Friday, September 12, 2008

Payday Loan Charge More Than a Technicaltity

From Blue Bexley, 08/13/2008:

Given that OPC's website exclaims in bold that "We pay by the hour, not by the signature," either Hagan is wrong, OPC is lying, or someone other than OPC is paying circulators. That last seemed the most likely, so I pursued it first. At least one source told me that Arno Political Consultants had been brought in by the lenders to collect signatures along with OPC.

So, is it all the fault of Arno and a pay-per-signature compensation model come back to make a mockery of the process? That's really unclear.


So, I don't doubt that some circulators are lying to get signatures. I've heard the audio. I'd like for it to stop, but until I can figure out who's actually collecting signatures, who's paying them, how they're paying them, and which of them are consistently lying, it's difficult to figure out who's to blame.

From Blue Bexley, 08/21/2008:

Every entity collecting signatures for the referendum effort is required by law to file a 'Form 15' with the Secretary of State. Lisa Renee at Glass City Jungle tried to get the SOS to tell her who had filed the forms, and was given a pretty silly runaround. I can sympathize.

From Openers, 09/12/2008:

Anyone supervising the collection of signatures must file a Form 15, which asks for the circulators' names and addresses and the names of their employers before they can start collecting signatures.

The secretary's office said it cannot find any evidence that a Form 15 was filed by Arno Political Consultants, a California firm hired by the lenders to collect many of its signatures.

"One of the penalties if you don't file the Form 15 is a misdemeanor, but separately, you could get thrown entirely off the ballot," said Sandy Theis, spokeswoman for the Vote Yes on Issue 5 Committee. The group had filed a public records request asking to see the form.

The group asked Brunner "to throw them off the ballot, and if you can't do that, then at least throw out the signatures collected by this group," Theis said.
We know that some petition circulators were giving voters misleading information in order to convince them to sign. In order to determine the source of the problem, it is necessary to know who was actually supervising and training those circulators. The failure by Arno to file a Form 15 acted to obstruct legitimate inquiries into election irregularities. Any notion that Arno, a company that has conducted a number of signature gathering campaigns in Ohio, simply was unaware of the requirement or just forgot to turn in the form would strain credulity.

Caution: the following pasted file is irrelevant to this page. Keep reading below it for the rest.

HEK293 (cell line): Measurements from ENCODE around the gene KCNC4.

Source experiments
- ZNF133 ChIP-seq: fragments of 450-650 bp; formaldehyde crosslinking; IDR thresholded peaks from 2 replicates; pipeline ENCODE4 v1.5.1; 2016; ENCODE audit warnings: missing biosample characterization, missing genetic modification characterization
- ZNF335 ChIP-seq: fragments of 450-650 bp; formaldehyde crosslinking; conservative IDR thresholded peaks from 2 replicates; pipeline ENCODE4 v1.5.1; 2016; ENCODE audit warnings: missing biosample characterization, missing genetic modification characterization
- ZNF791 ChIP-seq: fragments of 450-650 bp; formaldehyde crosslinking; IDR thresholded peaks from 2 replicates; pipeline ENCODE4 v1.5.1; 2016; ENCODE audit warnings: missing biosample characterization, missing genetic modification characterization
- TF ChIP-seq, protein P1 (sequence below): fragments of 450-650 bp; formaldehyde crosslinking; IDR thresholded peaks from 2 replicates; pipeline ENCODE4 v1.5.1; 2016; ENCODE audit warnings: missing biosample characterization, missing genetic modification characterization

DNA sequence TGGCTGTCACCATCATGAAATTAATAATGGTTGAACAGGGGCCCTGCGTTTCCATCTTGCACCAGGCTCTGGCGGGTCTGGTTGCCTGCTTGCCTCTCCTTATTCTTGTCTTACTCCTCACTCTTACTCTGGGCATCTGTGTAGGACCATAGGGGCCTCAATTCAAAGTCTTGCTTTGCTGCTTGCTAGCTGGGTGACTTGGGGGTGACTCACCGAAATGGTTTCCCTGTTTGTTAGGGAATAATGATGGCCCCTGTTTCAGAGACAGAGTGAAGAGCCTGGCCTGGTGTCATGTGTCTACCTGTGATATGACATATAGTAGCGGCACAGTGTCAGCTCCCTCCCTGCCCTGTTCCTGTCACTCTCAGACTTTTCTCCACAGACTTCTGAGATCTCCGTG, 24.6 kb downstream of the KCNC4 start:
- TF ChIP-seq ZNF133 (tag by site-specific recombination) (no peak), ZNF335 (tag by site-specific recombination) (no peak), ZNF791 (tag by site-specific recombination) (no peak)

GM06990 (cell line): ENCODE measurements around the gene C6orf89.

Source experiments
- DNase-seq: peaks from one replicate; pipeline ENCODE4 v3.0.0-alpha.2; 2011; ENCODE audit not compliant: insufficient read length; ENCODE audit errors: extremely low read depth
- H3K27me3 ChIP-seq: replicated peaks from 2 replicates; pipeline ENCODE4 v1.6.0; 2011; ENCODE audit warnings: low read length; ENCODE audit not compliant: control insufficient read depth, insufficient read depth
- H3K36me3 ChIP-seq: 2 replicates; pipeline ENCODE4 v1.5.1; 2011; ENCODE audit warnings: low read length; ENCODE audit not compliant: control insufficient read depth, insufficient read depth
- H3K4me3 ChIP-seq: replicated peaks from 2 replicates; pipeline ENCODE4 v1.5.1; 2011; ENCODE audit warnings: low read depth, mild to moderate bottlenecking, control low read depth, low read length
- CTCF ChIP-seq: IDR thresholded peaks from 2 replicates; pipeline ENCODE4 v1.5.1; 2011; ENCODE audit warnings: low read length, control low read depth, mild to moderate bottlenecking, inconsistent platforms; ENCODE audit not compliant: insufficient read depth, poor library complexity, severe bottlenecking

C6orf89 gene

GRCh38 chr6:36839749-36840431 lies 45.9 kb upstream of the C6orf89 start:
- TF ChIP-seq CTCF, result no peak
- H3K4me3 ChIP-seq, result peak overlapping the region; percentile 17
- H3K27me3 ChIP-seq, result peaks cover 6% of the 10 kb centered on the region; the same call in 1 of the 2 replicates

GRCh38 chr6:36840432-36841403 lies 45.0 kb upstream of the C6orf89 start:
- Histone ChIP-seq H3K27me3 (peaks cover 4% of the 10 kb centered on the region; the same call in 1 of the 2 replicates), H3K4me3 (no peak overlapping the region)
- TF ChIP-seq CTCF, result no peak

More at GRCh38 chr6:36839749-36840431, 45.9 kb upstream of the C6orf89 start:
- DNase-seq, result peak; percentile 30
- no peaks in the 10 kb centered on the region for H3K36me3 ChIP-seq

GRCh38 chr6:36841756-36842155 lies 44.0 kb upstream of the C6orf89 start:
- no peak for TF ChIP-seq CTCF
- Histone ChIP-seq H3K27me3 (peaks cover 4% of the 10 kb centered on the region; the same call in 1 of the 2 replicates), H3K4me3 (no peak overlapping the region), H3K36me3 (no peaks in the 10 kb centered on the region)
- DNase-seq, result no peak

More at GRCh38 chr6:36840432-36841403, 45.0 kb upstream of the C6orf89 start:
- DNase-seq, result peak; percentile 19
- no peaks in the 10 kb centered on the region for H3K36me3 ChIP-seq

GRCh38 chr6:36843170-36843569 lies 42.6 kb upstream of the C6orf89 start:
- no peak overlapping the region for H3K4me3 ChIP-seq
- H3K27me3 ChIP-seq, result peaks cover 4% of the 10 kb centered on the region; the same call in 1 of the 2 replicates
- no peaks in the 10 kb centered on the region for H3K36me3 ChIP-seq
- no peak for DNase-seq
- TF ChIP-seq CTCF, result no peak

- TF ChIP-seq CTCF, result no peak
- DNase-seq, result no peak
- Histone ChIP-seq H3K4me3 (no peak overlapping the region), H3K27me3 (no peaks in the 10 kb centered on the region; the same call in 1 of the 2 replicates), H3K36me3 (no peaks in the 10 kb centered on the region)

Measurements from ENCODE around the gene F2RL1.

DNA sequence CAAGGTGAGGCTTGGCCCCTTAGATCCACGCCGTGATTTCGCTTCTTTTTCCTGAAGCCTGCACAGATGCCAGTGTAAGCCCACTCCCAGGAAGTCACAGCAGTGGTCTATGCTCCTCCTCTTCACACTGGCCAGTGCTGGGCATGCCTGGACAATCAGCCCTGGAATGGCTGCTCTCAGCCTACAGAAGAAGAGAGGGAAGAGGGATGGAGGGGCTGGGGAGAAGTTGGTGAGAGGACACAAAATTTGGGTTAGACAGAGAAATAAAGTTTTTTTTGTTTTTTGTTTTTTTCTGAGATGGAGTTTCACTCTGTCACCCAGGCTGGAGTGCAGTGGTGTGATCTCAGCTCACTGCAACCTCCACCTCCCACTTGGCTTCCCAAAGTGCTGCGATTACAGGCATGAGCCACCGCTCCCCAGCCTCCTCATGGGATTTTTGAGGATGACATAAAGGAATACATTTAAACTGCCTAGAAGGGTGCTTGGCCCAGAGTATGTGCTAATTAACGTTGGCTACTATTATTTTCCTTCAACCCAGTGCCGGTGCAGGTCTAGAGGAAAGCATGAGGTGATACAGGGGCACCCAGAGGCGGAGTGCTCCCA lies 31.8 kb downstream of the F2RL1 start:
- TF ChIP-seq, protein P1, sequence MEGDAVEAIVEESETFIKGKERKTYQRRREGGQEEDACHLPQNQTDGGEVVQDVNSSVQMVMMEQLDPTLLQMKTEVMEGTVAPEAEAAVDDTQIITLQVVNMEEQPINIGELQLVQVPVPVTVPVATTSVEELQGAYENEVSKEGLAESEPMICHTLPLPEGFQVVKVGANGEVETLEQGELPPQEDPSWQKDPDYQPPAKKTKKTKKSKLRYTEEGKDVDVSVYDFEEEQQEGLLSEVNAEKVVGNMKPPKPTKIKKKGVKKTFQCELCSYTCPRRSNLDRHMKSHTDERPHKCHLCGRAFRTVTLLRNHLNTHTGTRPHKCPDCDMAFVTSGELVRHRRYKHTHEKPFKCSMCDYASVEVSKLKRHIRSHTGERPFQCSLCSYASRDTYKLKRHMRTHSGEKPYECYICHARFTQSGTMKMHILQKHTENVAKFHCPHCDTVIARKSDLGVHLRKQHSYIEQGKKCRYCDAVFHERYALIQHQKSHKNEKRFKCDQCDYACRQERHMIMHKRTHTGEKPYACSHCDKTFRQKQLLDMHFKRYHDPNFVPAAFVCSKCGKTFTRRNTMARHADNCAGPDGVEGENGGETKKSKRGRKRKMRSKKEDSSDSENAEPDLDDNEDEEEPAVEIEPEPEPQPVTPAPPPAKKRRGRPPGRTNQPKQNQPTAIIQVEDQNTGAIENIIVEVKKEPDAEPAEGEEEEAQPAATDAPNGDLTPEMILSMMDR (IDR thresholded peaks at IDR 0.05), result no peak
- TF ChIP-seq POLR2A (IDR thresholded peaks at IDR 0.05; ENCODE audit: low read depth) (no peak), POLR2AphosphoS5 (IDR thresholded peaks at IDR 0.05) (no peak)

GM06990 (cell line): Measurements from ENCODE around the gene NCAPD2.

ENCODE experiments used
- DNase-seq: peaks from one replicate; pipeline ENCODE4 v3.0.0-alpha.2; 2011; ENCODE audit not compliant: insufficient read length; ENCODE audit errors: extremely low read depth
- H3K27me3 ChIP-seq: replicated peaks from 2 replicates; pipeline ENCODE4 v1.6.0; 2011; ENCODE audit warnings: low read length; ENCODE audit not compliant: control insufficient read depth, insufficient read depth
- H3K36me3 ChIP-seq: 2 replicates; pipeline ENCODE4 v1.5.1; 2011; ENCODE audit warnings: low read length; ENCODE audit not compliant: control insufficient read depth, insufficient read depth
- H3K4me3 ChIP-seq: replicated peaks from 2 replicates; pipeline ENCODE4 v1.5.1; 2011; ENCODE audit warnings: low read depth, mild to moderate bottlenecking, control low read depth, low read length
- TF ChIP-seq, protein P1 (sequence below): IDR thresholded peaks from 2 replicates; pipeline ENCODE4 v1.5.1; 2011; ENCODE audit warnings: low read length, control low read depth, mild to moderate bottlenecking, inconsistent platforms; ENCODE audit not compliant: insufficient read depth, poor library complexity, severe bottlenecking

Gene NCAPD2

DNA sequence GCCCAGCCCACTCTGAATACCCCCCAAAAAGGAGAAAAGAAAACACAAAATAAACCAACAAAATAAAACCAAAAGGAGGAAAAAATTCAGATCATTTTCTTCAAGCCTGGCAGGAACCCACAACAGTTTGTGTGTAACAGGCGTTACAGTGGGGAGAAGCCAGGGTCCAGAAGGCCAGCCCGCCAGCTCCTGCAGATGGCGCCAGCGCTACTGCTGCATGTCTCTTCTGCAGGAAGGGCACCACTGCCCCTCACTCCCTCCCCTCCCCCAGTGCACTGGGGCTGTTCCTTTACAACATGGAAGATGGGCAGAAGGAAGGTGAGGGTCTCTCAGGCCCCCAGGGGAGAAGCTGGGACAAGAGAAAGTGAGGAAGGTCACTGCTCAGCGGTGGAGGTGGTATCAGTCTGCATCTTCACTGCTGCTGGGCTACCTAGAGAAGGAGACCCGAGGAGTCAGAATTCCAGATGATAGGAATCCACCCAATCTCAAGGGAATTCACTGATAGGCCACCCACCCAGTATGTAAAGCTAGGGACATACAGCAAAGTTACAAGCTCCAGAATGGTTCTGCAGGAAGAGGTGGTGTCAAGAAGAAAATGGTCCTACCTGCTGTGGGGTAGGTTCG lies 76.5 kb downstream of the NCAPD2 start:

Several months ago I wrote that the most important story that would come out of this petition process wasn't going to be about the Payday Lending Bill itself (I'm pretty confident that Issue 5 will pass if it stays on the ballot), but the success or failure of new signature collection methods applied in a compressed time period. It's now obvious that the Lenders did not have confidence that they could make the ballot without resorting to questionable methods that have led to hundreds of thousands of rejected signatures in the past. The allegation, if true, that this decision was illegally hidden from the public and state is a serious cause for complaint.

See Also GCJ, where Lisa Renee continues to out-hustle me on this story :)


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Bobby said...

It's really not surprising at this point that the payday lenders are failing to comply with state election law. There were no doubt plenty of petition circulators lying to voters and I think any person looking at their advertisements objectively would see them as misleading. The payday lobby is doing their best to continue bilking Ohio consumers with 391% interest. Hopefully a good portion of these signatures will be thrown out. We can't allow the precedent to be set for outside special interests to come into Ohio and hijack our electoral process. If this somehow gets to the ballot, vote yes on issue 5 to truly reform the industry and lower interest rates!